ANNOUNCER: Good evening. You’re listening to 99.9 KRTR, Critter Radio, and this is Earth Rise, the talk show that teaches. Please give a warm Critter welcome to your host, Gary Gullagher. [muffled sound of paws, flippers and wings clapping]
GARY GULLAGHER: Hello, hello! Greetings to everyone out there in Critter Land, and welcome to Earth Rise. I just flew in from L.A., and boy, are my wings tired. [audience groans] Hey, did you hear the one about the Mafia mussel who got caught by the police? When they tried to question him, he just clammed up! [audience boos]
Wow, this is a crabby crowd!
I have just the guest to cheer you up. Sir David Fattenblubber, nature documentary filmmaker extraordinaire, is here to talk about his latest film, Sealed with a Kiss, about the celebrities of the winter beach – the Harbor Seals! As a special treat, I understand he’s brought along some stills from the film. Sir David, welcome!
SIR DAVID FATTENBLUBBER: It’s an honor to be here!
GARY: Sir David, you’ve made dozens of award-winning documentaries, yet this is the first time you’ve turned the camera on your own species. So, tell a little bit about yourself.
SIR DAVID: Well, we’re Harbor Seals, Gary.
GARY: Oh, gotta love that dry seal humor! While we’re looking at some stills, tell us more about harbor seals, please.
SIR DAVID: Seals are semi-aquatic mammals, meaning they split their time between water and land. They are pinnipeds, which means “fin-footed.” Pinnapeds include walruses; the Eared Seals, who have flaps over their ear holes; and True Seals, who don’t.
If you look closely, you can see the naked ear hole behind the eye of this seal. [click photo for larger view] Harbor seals – scientific name Phoca vitaluna – are True Seals. All seals are uniquely adapted for life under water. Hearing and vision are better under water than on land; notice the large eyes that excel at light-gathering in murky places. We also have whiskers, or vibrissae, to gather tactile information. Each whisker has muscles, nerves and blood vessels.
GARY: I believe you filmed these seals in New Jersey, of all places! The land of boardwalks, tacky T-shirt shops, seashells, and sand pipers. Now seals! Who’d a thunk it? Tell me, are seals big on the Jersey Shore?
SIR DAVID: Seals are big everywhere they live, Gary. They can weigh up to 350 pounds, and average 5 ½ to 6 feet long. But, yes, small populations of Harbor Seals, as well as Gray, Harp and Hooded Seals, spend the winter months in the waters of New Jersey. The Great Bay is the largest seal haul-out site on the Atlantic coast south of New York. Sandy Hook comes in second, and seals are also seen at Barnegat Light. While seals of the four species number in the hundreds in New Jersey, the worldwide population of Harbor Seals alone is estimated to be between 350,000 and 500,000.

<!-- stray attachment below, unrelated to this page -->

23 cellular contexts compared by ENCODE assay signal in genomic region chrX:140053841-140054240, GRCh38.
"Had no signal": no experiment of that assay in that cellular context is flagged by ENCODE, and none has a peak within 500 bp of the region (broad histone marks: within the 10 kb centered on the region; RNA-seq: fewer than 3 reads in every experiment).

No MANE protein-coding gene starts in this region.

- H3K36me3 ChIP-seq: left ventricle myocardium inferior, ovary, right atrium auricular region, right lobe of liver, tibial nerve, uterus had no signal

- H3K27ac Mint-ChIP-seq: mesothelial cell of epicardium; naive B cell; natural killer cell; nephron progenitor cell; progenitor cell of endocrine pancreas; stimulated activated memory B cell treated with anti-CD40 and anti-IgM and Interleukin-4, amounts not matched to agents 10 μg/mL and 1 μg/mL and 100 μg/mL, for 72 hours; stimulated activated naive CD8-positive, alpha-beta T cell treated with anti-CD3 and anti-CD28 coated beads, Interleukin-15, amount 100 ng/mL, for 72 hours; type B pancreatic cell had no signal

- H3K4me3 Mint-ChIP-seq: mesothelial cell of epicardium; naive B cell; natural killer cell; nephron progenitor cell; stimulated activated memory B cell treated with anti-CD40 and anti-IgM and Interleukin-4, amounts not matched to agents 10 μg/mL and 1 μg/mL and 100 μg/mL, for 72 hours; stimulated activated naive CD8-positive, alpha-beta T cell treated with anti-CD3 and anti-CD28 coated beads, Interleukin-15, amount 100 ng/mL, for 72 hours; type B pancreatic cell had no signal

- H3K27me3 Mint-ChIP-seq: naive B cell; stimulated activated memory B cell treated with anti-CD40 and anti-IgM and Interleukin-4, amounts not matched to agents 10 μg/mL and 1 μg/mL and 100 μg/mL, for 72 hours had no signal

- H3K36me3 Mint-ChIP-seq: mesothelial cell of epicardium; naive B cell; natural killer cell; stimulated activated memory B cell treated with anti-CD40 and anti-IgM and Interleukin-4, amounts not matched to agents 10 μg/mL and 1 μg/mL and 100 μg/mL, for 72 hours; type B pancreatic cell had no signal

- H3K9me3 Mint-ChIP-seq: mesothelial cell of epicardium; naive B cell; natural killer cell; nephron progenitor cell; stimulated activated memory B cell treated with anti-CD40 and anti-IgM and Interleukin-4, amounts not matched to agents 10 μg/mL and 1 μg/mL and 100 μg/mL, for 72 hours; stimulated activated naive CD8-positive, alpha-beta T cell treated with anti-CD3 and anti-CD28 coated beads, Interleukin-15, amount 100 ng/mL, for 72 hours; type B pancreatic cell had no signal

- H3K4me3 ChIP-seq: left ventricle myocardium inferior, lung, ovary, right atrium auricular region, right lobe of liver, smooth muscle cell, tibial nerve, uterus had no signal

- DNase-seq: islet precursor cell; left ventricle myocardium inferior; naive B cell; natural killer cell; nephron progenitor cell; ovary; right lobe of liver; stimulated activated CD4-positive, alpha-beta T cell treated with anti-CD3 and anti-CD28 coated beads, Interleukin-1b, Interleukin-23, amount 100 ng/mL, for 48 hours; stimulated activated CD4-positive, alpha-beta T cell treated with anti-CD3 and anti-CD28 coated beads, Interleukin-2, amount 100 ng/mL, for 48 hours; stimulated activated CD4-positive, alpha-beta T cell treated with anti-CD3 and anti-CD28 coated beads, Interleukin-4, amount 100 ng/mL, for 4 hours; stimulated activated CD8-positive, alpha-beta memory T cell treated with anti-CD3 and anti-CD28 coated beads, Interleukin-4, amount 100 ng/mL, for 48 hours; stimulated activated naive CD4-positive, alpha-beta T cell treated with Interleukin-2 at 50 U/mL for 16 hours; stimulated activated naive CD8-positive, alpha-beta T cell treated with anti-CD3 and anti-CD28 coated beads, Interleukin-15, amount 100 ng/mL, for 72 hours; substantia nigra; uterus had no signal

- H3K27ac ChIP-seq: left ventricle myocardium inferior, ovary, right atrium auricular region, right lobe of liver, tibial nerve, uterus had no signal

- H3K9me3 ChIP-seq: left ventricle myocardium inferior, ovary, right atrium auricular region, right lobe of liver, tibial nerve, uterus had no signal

GARY: What’s a “haul-out site?”
SIR DAVID: It’s a place where seals come out of the water to rest, warm up and seek safety from marine predators. Resting places can be rocky shores or sandy beaches; in Sandy Hook where we filmed, we like to frequent a large sandbar known as Skeleton Hill Island.
SIR DAVID: True Seals are built for locomotion in water, not on land. Our hindquarters cannot be brought forward underneath us and are next to useless on land. We use our forelimbs for propulsion and more or less flop forward on our bellies.
On the beach, we rest with our heads and hind flippers raised, sometimes curled into an exaggerated “banana pose.” Note the variation in coat color, from light to dark, and the spots and rings that mottle our skin.
SIR DAVID: Seals are solitary in the water, but gregarious on land. We gather at haul-outs in groups. We don’t like to touch each other, though. Just an accidental brushing can set off a round of growling, snorting, scratching and flipper waving, even biting.
Who knows who started this squabble?
SIR DAVID: All the better to catch the good fish with, my dear. Fine dining in New Jersey includes herring, flounder, cod, crabs and even shrimp. Swallowed whole, of course. Those teeth are for grasping, not chewing.
Awkward on land, we seals truly shine in the water. We swim with powerful side-to side movements of our rear flippers. Though the average dive lasts five to eight minutes to a depth of 300’, we can go as far as 1500’ deep and stay under up to 30 minutes.
Our bodies are adapted to the pressure and cold of the depths. Heartbeats slow, oxygen-rich blood is restricted to vital organs and ears, nostrils and throats close during a dive. Our fur and abundant blubber keeps us warm.
SIR DAVID: Probably humans, and their toys. Motor boats, jet skis, dogs, even airplanes make us very skittish. Every time we return to the water for safety, it costs us precious energy. The greatest threat to seals at our winter haul-out sites is human activity.
GARY: But humans like seals, yes?
SIR DAVID: That wasn’t always the case. Seals of many species were once hunted, but killing, capturing or even harassing seals in federal waters has been illegal since the 1970s.
GARY: Well, I’m sure your film will be a big hit with our friends, two-legged and four-legged alike. Thank you, Sir David.
SIR DAVID: Thank you, Gary. Always a pleasure.